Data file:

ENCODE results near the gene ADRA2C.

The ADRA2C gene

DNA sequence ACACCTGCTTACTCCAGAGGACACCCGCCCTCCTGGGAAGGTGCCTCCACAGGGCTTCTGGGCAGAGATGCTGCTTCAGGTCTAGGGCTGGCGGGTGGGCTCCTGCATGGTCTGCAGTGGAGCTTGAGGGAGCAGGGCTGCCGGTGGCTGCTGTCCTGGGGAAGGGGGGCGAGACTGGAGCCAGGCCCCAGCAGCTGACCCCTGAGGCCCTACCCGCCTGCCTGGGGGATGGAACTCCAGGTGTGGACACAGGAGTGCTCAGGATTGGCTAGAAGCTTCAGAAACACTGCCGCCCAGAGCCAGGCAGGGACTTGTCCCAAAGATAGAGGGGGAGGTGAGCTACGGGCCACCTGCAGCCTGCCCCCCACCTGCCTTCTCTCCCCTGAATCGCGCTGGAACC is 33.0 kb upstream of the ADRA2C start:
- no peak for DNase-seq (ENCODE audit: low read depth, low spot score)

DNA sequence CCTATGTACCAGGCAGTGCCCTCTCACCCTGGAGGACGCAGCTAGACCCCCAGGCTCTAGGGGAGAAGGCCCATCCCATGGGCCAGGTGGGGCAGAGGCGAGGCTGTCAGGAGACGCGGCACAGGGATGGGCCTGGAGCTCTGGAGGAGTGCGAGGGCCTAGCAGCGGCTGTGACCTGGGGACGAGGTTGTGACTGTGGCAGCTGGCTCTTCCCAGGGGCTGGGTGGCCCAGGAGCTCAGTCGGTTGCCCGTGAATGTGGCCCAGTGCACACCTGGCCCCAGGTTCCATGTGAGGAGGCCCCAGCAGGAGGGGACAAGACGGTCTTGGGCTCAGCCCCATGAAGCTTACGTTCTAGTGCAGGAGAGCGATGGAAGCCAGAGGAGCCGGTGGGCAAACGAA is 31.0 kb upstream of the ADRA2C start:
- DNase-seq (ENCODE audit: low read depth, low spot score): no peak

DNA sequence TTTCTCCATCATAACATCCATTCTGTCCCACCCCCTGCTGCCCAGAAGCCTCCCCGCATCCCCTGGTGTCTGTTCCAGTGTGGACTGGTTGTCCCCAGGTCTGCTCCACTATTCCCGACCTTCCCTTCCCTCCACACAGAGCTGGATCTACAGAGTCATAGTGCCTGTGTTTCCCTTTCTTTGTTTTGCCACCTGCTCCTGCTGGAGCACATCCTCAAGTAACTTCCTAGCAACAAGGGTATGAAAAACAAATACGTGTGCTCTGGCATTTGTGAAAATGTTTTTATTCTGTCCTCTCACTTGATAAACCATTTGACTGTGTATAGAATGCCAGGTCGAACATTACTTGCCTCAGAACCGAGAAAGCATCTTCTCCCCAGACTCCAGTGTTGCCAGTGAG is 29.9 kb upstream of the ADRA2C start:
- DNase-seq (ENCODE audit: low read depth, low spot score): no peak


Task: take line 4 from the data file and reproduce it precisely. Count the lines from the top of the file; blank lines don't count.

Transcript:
- no peak for DNase-seq (ENCODE audit: low read depth, low spot score)